Click on a label to read posts from that part of the world.
Sustainble Farming Program in Uganda Offers Hope and Help
Fortunately, the Bwindi Impenetrable National Park was established as a national park in 1991, and was initially designed to protect both its treasured gorillas along with its precious and deteriorating forestland, and as of today, the program has been a great success. Yet, while the park itself has benefited from a surge in tourism (thousands of visitors pass through the park every year on pricey gorilla treks), Bwindi locals have not been able to reap much financial benefit from the increased tourism, which in turn, has caused considerable conflict amongst the community.
Much of this socioeconomic dichotomy has been contributed to revenue loss due to the procurement of food products designed for local lodges and restaurants coming from outside the area (as far as a ten hour drive away). Considering the most common livelihood for locals is subsistence farming, and that the area's soil is extremely fertile, developing a farmer's association where locals could gain cash income by supplying fruits, vegetables and other products to a growing tourism industry seemed a natural solution.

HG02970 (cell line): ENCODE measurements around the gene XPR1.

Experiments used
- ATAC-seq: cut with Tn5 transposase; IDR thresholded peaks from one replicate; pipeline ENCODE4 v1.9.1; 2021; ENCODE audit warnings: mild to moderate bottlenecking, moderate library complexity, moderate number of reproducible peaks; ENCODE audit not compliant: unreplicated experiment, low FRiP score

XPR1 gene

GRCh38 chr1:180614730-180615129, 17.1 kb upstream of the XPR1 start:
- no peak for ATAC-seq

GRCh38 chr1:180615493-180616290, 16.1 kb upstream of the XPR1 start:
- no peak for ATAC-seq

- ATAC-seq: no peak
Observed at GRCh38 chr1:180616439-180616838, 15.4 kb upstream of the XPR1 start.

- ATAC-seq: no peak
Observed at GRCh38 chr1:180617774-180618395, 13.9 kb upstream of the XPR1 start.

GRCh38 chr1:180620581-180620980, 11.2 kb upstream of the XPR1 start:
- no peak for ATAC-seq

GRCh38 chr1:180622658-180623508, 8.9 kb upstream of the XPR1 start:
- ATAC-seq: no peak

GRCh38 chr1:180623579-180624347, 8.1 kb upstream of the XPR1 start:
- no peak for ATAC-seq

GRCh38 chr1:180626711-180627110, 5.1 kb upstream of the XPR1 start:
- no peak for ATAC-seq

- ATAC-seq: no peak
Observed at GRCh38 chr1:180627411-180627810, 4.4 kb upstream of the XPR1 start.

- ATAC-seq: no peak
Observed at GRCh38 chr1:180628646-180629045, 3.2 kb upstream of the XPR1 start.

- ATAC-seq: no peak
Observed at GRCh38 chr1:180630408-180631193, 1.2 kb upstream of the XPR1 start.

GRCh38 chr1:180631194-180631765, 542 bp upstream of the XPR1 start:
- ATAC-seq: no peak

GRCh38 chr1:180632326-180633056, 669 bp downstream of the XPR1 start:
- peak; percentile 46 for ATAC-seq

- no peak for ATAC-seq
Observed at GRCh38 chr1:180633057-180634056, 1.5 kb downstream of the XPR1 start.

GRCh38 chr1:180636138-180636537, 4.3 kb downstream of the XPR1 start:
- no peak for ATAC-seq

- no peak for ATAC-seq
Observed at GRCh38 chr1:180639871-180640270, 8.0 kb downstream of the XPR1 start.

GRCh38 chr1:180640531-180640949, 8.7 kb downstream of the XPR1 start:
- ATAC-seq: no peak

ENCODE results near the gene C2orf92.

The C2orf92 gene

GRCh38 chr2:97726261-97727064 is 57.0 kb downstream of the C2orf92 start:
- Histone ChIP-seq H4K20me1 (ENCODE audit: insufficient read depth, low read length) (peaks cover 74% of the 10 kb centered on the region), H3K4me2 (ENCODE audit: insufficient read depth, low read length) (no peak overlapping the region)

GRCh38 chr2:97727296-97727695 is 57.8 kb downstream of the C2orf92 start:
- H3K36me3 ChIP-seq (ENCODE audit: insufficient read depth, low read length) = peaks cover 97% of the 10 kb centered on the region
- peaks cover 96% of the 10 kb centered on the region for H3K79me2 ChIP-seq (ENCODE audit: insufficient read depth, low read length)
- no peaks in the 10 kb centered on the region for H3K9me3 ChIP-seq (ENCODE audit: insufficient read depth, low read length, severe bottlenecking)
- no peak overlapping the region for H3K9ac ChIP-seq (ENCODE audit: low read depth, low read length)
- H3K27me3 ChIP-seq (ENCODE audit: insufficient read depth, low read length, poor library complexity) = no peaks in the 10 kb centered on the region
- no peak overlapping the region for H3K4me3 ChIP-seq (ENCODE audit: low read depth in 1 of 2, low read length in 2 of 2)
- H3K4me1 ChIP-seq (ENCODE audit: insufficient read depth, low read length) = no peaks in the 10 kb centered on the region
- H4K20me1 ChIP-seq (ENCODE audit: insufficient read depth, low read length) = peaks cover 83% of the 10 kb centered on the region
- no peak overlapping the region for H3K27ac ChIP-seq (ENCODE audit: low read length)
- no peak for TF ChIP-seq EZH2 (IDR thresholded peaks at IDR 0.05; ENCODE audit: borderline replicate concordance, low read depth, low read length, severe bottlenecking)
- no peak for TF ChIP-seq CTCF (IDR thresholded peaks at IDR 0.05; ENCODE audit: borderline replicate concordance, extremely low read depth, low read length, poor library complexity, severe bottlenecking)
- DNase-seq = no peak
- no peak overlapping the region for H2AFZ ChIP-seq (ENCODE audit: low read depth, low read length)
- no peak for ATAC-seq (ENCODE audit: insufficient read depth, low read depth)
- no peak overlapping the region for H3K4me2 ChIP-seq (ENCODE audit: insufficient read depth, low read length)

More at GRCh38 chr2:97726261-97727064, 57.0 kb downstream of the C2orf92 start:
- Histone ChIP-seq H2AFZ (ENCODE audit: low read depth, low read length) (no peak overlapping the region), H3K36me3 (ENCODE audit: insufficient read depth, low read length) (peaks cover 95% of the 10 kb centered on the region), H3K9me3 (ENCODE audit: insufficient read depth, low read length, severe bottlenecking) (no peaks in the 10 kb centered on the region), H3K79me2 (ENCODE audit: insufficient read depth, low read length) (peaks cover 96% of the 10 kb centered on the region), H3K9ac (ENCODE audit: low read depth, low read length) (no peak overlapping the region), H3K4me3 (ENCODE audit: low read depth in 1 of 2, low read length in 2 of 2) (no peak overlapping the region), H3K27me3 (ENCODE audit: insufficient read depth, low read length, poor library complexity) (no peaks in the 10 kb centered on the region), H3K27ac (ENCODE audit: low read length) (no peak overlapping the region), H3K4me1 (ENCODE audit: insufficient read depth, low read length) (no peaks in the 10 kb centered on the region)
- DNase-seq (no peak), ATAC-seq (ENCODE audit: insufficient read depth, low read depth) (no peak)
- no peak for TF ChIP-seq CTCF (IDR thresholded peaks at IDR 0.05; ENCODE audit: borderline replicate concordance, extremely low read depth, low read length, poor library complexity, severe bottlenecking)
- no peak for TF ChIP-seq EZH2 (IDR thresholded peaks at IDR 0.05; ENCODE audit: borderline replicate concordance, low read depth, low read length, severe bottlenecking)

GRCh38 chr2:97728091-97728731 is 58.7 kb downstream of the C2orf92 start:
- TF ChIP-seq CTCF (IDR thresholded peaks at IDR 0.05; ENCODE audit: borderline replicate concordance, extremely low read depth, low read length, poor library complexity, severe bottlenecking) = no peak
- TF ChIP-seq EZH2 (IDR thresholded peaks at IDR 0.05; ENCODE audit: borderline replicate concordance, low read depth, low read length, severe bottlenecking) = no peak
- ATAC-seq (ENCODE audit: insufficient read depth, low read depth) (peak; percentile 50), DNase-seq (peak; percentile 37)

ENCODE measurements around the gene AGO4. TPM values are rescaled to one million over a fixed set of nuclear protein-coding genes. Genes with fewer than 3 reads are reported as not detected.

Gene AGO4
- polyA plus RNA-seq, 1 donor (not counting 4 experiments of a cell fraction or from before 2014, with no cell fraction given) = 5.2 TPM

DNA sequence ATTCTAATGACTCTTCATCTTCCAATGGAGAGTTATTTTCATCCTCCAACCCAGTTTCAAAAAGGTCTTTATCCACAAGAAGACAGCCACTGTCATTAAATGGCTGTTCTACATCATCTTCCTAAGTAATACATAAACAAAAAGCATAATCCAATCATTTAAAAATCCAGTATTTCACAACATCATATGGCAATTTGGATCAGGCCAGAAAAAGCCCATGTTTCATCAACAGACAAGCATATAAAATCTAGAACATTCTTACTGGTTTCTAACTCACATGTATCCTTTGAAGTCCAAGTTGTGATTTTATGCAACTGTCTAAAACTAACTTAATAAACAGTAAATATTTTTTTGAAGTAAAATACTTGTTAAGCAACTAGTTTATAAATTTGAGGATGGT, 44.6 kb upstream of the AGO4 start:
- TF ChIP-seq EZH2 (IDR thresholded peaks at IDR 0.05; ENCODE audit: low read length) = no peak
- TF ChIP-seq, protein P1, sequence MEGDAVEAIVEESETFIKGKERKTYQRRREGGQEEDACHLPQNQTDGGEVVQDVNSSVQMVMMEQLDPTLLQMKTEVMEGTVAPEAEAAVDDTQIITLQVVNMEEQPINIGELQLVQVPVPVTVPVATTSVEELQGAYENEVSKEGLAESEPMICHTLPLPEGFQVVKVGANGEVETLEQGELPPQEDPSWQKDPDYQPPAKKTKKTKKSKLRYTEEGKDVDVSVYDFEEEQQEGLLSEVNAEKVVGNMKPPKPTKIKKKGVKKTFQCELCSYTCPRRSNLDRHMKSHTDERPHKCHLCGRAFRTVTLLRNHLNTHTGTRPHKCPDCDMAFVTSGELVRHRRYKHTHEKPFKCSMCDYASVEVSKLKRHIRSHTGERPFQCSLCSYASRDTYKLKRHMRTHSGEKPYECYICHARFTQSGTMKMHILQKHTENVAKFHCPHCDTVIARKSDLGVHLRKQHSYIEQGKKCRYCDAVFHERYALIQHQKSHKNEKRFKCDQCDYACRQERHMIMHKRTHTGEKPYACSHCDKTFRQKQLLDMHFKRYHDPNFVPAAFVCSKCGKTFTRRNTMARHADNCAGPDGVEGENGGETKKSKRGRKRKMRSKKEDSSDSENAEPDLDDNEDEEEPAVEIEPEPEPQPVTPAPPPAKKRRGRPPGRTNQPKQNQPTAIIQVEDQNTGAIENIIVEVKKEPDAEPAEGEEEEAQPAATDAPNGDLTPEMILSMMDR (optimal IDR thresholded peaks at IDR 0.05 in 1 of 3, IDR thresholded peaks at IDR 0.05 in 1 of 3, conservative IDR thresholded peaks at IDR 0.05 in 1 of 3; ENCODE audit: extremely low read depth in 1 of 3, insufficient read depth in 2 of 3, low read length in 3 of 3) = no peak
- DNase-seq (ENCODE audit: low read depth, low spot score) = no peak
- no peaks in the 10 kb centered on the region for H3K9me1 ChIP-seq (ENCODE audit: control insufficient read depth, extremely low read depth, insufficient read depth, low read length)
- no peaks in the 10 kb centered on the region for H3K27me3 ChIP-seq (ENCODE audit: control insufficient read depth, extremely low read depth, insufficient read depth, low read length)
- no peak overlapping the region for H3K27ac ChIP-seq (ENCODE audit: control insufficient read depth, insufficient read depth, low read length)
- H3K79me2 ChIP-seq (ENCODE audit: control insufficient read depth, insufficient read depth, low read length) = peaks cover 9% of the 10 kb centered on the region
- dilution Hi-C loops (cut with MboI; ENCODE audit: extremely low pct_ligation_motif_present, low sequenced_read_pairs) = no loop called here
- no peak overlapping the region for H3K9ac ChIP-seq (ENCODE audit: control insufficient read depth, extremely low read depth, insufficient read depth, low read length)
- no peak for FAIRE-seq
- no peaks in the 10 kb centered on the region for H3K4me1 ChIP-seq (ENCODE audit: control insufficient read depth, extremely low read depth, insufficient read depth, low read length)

Thus, the Bwindi Advanced Market Grower's Association (AMAGARA, which means 'life", in the local language Rukiga) was born, and it has been evolving ever since.
An on-site garden shop sells a wide selection of gifts including packaged honey and tea from Bwindi. Purchases from the garden shop directly support the work of AMAGARA as well as that of the local community.
For traveler's looking for a complete African Mountain Gorilla safari, Volcano Safaris, a company that specializes in great ape ecotourism and who is a well-known leader in its industry, has recently partnered with AMAGARA. As part of their gorilla trekking safari, which already includes tracking in the BINP and lodge accommodations, guests can also tack on a visit to AMAGARA when staying at the Volcanoes Bwindi Eco-Lodge. The lodge, which overlooks the forest, features eight bandas and utilizes only local materials and solar energy. Meals are prepared on-site and highlight produce purchased directly from AMAGARA.